Simultaneously, ergonomic and industrial design begins along with the refinement of the working components. Beta prototypes are constructed using a combination of rapid prototyping and machining. These are more refined than alpha prototypes as they may function, but they do not look like the final product. Subjected to a series of tests, the beta prototype is used to debug and troubleshoot functionality and performance against the PDS. Depending on the scope and complexity of your invention, your design may need an FMEA analysis. FMEA stands for failure mode and effects analysis, which essentially involves identifying all potential risks within the design and how to develop the product in such a way that mitigates those risks. The engineering and prototype development phase is wrapped up with a review of the project so far and identifying any issues that may need further development before the design is frozen.

Have more questions? Here is where we review everything you need to know about prototypes.

Phase 4: New Product Introduction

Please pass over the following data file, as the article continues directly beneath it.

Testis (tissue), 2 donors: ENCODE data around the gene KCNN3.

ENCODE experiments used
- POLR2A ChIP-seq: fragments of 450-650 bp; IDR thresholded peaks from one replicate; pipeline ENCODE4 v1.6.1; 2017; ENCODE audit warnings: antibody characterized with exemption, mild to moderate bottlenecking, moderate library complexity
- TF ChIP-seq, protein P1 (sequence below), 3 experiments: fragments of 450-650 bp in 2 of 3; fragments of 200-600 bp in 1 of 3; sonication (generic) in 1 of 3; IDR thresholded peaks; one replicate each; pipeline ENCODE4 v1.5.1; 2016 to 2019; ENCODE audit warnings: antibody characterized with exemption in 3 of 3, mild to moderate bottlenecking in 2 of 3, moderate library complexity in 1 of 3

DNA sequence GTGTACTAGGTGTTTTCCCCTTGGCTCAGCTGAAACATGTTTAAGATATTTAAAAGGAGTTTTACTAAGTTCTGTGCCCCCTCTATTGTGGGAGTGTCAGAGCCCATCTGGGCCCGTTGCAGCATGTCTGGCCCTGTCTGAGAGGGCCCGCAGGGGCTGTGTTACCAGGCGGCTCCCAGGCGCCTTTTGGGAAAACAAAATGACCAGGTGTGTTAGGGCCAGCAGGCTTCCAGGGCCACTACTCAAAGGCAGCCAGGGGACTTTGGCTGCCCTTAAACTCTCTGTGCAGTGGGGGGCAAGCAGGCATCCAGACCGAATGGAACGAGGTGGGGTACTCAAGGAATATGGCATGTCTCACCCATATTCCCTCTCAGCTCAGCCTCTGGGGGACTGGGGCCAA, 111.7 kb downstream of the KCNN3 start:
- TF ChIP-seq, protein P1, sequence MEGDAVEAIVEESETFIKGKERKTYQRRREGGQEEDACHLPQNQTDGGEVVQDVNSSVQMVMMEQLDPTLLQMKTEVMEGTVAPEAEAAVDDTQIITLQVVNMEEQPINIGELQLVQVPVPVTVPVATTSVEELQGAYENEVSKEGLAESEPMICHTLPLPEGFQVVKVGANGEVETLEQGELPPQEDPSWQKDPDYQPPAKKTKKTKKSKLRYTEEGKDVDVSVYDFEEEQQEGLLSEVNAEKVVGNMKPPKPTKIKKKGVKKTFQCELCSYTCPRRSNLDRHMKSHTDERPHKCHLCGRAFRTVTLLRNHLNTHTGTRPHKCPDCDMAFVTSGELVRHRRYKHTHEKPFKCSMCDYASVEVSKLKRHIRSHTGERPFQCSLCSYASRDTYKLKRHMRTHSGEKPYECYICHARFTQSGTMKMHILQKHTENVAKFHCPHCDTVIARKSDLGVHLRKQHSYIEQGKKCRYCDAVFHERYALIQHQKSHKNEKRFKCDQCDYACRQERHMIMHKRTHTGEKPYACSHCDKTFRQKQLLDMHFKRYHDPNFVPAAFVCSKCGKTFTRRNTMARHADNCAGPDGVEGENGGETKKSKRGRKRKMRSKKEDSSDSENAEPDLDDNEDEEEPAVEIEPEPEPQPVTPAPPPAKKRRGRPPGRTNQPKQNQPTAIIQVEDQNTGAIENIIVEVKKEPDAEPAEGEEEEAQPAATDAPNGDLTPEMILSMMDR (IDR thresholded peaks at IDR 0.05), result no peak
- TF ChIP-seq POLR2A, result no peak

Up until this point, in theory, you could do everything yourself. However, if you haven't previously, now is definitely the time to invest in the professionals. Phase 4 is complicated, involved, and pricey and as a result, you can not skip this phase. We cannot stress this enough. If you tried to take your prototype to a contract manufacturer without doing any of the steps for new product introduction, then you would find yourself in big trouble. Most likely you wouldn't even be able to find a contract manufacturer who would manufacture your design. 

New product introduction is the first step in the process of transferring your product design into a full scale manufactured product. Most of the process takes place behind the scenes and involves a lot of paperwork. The phase is broken into three parts, DFM/DFA, pilot production, and pilot manufacturing, with each part comprised of design and building, testing, and documentation. If you are looking for a full breakdown of what goes into NPI and all the components that could affect your product, we recommend reading our post on how NPI can make or break your product launch


DFM/DFA stands for design for manufacturing and design for assembly, respectfully. Each component will be designed for optimal fabrication and cost. There's also tolerance analysis which identifies variances within the manufacturing process that may affect the fit and function of the finished product. Final materials and vendors are chosen, work instructions are written up, and the design is reviewed in detail. Final pre-production prototypes are built and tested to make sure that the changes to the design do not affect the product's functionality.